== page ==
This week we celebrate exactly 20 years since the Sydney Paralympics. The well-known story is the incredible success of this momentous international event, the unknown story is that the Paralympic Games almost did not happen.
Did the Australian swimming team meet and live up to their expectations and those of the Australian public at the Rio Olympics?
To be brutally honest you would have to say no.
Admittedly the expectations placed on them were extremely high and possibly unrealistic. This brings us to the question was the preparation for Rio what it should have been?
The timing of the selection trials – five months before the Rio Olympics – was opposed to Australia’s arch nemesis the USA who held their trials five weeks before Rio is in definite need of a review.
You only have to look at the disparity in the medals won between the two countries to see that Australia underachieved with the USA winning 16 gold and 33 in total as opposed to Australia who won just three gold and ten medals in total.
Sure the U S A had two outstanding Champions in Michael Phelps and Katie Ledecky, but Australia had eight swimmers who had the world’s best times in their events in the lead up to Rio. Let’s not sugar coat it. For whatever reason, some high-profile swimmers just didn’t perform up to scratch.
Wouldn’t it have made more sense to have had the trials much closer to Rio so that the swimmers would have been on an upward spiral in their training? Or is it all about when they should taper off in their training leading up to a major competition?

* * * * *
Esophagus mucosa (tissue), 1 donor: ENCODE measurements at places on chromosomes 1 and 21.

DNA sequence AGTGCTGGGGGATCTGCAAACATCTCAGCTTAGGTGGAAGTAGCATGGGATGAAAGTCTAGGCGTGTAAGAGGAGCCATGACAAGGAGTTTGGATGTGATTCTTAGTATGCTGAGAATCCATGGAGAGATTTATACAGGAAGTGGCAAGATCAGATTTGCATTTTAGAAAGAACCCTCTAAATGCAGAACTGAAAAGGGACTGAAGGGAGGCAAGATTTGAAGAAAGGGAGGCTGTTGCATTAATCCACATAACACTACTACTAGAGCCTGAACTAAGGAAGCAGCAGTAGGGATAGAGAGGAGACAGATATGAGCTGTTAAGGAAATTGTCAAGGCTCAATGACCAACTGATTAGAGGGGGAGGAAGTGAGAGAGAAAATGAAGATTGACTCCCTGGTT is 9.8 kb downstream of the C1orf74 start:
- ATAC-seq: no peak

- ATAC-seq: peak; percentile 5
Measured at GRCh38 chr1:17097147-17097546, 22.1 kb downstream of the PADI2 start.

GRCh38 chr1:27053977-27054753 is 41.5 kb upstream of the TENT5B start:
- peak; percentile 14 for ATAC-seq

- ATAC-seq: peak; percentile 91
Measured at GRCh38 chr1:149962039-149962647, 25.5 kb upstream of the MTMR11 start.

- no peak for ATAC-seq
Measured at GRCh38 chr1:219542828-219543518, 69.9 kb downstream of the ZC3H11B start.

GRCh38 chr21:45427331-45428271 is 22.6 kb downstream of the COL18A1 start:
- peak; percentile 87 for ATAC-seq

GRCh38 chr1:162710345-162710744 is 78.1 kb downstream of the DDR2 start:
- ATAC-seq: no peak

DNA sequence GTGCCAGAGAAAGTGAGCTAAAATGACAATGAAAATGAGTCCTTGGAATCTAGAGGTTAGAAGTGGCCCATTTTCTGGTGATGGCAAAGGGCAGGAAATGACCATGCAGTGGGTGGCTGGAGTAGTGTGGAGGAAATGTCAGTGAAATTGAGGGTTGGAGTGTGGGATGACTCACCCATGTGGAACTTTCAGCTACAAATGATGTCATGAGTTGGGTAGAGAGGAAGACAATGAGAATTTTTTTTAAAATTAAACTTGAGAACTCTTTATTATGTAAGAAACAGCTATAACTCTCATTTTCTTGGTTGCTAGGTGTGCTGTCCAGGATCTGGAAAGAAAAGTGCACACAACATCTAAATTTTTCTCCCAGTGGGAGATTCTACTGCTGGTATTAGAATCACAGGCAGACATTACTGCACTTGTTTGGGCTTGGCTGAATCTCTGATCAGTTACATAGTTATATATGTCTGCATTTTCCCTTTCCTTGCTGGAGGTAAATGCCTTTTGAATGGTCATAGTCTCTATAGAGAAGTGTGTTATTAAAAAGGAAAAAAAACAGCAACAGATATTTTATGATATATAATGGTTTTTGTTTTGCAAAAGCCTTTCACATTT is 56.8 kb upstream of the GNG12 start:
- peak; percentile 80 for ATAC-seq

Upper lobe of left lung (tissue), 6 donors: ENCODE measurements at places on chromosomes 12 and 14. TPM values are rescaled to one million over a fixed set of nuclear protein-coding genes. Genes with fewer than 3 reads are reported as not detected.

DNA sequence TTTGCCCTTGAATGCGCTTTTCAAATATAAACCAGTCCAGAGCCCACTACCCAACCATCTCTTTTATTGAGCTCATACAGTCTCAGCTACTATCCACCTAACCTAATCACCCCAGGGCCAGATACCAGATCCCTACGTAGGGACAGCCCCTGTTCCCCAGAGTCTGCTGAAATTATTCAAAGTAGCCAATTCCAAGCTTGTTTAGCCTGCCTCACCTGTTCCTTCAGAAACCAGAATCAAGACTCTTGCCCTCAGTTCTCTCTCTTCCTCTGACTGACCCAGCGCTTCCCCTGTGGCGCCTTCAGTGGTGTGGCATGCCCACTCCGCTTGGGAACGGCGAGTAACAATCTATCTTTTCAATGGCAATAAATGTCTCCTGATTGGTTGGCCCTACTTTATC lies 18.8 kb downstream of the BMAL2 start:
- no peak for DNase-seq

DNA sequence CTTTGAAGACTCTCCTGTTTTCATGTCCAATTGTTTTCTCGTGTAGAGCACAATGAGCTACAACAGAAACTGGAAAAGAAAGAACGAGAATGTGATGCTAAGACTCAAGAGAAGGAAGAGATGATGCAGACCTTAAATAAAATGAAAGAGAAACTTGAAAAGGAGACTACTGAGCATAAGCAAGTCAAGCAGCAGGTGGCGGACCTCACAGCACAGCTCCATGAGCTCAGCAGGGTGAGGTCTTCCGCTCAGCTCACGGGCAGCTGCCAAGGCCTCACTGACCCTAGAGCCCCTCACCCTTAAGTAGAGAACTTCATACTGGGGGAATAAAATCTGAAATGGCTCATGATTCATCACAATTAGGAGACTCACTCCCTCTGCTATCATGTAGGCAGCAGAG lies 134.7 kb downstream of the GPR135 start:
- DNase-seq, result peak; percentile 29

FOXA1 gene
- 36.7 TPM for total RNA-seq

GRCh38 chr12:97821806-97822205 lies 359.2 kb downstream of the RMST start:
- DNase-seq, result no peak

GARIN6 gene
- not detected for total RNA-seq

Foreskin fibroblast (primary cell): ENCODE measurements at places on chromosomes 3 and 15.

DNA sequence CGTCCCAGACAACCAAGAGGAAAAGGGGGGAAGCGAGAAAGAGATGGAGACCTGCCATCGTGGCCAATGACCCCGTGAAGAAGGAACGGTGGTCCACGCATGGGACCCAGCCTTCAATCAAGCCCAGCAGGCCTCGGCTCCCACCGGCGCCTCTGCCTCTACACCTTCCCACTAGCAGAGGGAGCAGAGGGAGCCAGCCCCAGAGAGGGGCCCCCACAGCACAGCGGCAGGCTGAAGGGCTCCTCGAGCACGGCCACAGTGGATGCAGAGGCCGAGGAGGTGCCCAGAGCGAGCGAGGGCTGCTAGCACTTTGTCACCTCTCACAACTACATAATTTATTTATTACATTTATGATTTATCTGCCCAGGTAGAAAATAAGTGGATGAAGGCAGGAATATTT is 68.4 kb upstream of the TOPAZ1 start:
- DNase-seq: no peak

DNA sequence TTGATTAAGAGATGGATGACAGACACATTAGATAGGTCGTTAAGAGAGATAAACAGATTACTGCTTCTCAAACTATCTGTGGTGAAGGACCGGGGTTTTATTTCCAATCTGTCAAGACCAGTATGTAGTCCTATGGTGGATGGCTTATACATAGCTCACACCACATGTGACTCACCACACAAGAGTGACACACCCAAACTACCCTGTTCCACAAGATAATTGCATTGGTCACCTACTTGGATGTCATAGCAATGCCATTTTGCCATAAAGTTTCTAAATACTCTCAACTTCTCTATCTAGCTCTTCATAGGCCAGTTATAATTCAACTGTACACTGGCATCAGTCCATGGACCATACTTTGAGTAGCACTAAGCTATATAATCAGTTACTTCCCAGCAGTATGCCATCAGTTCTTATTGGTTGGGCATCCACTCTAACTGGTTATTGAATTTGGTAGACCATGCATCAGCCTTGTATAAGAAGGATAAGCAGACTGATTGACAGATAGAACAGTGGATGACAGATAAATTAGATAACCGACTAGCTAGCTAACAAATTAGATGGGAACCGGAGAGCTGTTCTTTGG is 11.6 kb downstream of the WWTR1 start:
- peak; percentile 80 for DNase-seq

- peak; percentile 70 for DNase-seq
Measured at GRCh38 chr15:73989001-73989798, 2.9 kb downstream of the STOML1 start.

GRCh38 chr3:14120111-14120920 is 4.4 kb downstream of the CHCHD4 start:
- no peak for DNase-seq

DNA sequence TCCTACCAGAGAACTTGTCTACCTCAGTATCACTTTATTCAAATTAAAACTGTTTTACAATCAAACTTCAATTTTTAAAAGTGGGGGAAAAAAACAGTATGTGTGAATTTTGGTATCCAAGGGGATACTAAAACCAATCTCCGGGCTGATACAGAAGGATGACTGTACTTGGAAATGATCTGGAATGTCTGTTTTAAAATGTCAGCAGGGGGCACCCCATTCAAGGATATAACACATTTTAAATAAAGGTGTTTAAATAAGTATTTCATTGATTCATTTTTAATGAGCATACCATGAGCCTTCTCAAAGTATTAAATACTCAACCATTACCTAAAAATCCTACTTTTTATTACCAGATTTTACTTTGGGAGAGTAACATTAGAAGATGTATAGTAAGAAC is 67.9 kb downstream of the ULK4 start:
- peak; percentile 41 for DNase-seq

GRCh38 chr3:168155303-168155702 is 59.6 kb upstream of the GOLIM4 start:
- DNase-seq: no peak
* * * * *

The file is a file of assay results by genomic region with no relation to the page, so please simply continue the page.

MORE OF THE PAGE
The culture and camaraderie within the Australian team appeared to be much improved from the Olympics in London 2012. The mentoring of the younger swimmers by past champions such as Michael Klim was a great innovation, but at the end of the day the harsh reality is that the barometer of true success at an Olympic Games is measured by how many medals a country wins – in particular gold.
Make no mistake about it each and every athlete who represented Australia at Rio did so with pride and passion. Just by making the Australian Olympic team they achieved something that 99.9 per cent of us mere mortals will never achieve.
Moving forward it can only be hoped that the Australian Olympic Committee will have a comprehensive review across all sports to determine what, if any, modifications need to be made to future teams representing Australia. This is at not only the Olympics, but also the Commonwealth Games, to ensure that athletes are given every conceivable opportunity to be in peak physical and mental condition .
Maybe more emphasis needs to be placed on having sports psychologists and nutritionists more readily available and not over committing our leading athletes too much so that they can better handle the pressure and weight of expectation and perform at their optimum level.